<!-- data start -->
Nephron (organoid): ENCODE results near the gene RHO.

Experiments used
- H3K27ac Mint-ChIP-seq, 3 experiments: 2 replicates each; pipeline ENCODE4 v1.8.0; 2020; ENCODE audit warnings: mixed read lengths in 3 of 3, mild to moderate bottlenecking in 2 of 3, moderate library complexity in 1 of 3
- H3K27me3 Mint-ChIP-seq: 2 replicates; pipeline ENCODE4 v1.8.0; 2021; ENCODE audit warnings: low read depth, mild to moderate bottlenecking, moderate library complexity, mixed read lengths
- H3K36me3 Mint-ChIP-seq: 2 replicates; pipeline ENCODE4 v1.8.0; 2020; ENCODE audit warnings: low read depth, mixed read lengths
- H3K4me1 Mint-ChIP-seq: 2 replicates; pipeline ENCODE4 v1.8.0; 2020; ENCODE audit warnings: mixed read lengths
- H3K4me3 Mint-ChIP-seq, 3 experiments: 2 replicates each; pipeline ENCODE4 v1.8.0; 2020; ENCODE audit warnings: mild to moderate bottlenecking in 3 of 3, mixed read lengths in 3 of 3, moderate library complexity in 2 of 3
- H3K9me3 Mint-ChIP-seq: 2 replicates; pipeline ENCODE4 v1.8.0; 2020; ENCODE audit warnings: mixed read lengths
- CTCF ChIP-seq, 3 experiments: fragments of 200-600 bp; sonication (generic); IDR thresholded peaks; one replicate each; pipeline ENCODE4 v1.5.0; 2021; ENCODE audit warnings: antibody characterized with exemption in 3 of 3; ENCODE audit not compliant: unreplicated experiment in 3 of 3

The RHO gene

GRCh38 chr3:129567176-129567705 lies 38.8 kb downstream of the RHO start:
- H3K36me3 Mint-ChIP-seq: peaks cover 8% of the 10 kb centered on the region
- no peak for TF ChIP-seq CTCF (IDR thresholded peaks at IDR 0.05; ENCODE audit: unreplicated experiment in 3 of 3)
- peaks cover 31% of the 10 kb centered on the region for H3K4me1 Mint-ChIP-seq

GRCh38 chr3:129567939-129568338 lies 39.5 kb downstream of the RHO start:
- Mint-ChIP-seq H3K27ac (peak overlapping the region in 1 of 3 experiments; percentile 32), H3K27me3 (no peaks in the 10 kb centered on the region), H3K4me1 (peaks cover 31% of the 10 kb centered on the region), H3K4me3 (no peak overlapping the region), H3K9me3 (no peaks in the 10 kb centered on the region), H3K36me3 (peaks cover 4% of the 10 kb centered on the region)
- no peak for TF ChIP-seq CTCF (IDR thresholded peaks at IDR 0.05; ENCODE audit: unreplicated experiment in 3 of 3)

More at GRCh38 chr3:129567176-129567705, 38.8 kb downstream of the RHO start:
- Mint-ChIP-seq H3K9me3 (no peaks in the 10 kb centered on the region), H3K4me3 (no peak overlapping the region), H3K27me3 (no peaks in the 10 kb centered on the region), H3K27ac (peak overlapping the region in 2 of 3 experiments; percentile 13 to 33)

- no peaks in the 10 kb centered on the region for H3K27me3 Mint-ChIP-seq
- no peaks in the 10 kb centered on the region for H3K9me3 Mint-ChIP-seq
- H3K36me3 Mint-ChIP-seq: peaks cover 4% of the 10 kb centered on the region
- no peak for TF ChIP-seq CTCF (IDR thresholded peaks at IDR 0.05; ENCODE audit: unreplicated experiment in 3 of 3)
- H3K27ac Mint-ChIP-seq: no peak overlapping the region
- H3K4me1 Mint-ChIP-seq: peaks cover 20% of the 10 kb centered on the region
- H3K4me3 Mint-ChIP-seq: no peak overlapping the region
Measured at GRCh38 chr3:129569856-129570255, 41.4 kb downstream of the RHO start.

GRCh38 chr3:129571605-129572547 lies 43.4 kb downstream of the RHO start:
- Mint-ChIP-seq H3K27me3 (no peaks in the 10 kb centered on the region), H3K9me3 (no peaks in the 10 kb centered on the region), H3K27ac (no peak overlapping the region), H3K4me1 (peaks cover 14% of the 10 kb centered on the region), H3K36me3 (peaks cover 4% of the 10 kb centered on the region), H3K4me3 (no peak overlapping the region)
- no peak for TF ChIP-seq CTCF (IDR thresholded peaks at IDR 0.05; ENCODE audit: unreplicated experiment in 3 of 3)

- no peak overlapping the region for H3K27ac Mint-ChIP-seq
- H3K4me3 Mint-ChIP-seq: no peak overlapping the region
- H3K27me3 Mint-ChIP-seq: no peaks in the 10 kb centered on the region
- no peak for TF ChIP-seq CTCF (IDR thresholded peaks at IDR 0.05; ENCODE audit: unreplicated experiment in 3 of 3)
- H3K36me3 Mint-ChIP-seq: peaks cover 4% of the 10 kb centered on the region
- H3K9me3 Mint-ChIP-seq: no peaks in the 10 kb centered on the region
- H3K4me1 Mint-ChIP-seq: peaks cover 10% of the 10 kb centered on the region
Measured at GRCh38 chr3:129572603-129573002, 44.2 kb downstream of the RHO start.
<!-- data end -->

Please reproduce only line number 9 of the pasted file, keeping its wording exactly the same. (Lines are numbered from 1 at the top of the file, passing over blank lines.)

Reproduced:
- CTCF ChIP-seq, 3 experiments: fragments of 200-600 bp; sonication (generic); IDR thresholded peaks; one replicate each; pipeline ENCODE4 v1.5.0; 2021; ENCODE audit warnings: antibody characterized with exemption in 3 of 3; ENCODE audit not compliant: unreplicated experiment in 3 of 3